Chuck Spinney: Screwing the Greeks – Deeply

03 Economy, 07 Other Atrocities, 08 Wild Cards, 10 Transnational Crime, Commerce, Commercial Intelligence, Corporations, Counter-Oppression/Counter-Dictatorship Practices, Government, Money, Banks & Concentrated Wealth, Power Behind-the-Scenes/Special Interests
Chuck Spinney

Below are two eye opening reports/analyses by two of the best counterpunchers in Alexander Cockburn’s and Jeffrey St Clair’s stable of bomb throwers.  The subject is Greece: its political/economic crisis and the myths surrounding average Greeks being the cause of its crisis.

In the first, Destroying the Livelihoods of Thirteen Million People: The Myth of Greek Profligacy, my friend Marshall Auerback, argues that the masses of the Greek people (the bottom 80% of a highly unequal income distribution) are being set up as scapegoats to pay for a neo-liberal austerity plan that aimed producing income deflation (instead of a currency devaluation) to improve export competitiveness.  Auerback explains why this is  really a plan of collective punishment that is guaranteed to fail while shredding what is left of Greece’s social contract.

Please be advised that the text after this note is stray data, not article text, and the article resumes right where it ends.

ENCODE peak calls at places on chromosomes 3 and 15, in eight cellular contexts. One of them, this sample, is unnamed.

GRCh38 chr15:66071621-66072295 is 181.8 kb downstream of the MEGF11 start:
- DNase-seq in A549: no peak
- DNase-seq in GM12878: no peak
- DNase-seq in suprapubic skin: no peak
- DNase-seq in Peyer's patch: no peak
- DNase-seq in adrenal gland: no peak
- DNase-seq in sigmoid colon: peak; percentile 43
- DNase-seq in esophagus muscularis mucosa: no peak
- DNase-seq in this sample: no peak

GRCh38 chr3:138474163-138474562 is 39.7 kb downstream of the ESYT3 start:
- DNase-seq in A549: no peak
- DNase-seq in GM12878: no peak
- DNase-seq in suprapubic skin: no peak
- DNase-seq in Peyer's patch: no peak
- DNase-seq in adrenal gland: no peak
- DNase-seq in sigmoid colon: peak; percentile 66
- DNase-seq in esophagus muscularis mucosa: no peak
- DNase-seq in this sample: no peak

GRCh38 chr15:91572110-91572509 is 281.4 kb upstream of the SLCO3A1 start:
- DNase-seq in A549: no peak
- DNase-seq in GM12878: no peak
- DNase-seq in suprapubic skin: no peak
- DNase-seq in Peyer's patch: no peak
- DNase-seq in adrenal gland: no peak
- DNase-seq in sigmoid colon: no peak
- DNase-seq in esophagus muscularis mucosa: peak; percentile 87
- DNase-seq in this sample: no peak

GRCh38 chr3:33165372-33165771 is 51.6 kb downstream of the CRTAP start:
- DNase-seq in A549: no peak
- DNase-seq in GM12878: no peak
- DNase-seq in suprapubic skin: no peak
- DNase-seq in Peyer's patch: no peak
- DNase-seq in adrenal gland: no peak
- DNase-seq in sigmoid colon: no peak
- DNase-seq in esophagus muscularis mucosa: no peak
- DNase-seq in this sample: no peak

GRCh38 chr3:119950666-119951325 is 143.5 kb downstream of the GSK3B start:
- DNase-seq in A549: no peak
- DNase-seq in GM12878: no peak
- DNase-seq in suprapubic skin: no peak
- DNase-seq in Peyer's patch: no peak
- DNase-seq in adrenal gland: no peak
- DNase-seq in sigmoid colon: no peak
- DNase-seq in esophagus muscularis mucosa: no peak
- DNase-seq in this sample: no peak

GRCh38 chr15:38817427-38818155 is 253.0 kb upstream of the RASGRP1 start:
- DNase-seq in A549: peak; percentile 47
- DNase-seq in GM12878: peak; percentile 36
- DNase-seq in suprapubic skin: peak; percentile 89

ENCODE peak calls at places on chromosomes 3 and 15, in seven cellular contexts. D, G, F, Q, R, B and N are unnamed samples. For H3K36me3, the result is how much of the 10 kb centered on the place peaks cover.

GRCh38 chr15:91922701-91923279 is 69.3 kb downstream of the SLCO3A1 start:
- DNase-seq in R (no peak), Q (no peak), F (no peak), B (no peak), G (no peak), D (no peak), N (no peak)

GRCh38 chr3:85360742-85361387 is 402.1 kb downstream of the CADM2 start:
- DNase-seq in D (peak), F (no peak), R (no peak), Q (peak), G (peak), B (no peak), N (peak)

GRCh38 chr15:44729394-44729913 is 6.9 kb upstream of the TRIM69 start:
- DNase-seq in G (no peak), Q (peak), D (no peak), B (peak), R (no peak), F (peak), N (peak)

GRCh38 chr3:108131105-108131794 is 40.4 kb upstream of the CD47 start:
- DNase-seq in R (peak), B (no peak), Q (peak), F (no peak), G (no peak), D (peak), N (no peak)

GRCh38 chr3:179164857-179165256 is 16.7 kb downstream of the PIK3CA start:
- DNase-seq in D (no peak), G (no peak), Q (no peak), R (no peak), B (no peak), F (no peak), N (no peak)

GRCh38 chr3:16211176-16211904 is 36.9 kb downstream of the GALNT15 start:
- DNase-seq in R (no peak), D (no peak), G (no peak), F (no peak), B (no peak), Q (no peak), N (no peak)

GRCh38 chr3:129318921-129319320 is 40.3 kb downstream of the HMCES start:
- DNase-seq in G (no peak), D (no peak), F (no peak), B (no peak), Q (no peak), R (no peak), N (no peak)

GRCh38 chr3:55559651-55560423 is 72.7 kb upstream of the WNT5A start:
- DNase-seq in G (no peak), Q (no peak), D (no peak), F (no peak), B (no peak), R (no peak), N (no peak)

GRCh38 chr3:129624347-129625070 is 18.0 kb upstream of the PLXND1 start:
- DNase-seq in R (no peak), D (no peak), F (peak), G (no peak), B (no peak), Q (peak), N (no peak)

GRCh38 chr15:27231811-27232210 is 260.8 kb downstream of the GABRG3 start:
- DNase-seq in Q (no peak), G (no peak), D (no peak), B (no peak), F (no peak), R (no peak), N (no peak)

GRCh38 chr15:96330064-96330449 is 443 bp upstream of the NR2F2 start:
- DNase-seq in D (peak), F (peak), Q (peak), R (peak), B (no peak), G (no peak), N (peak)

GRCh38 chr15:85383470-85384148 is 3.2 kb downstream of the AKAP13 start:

In the second, Naxos Hangs On By Its Fingernails: How Greeks Were Driven Back to the Land, Patrick Cockburn presents the reader with a micro-case study of what is happening to average Greeks (i.e. part of the lower 80%) on the island of Naxos, the largest and my favorite island in the windy Cyclades.

Chuck Spinney
Barcelona

Destroying the Livelihoods of Thirteen Million People
The Myth of Greek Profligacy
by MARSHALL AUERBACK,
Counterpunch, OCTOBER 24, 2011

Naxos Hangs On By Its Fingernails
How Greeks Were Driven Back to the Land
by PATRICK COCKBURN
Counterpunch, OCTOBER 18, 2011

Phi Beta Iota:  One reason why the Electoral Reform and BigBatUSA endeavors are so important NOW, is because if they succeed in the USA, where Internet connectivity, cognitive surplus, and Occupy awaking have converged, the model can be scaled globally very quickly.  At root this is about secular corruption.  Pope Benedict XVI had a chance to use Assisi creatively but chose the low road.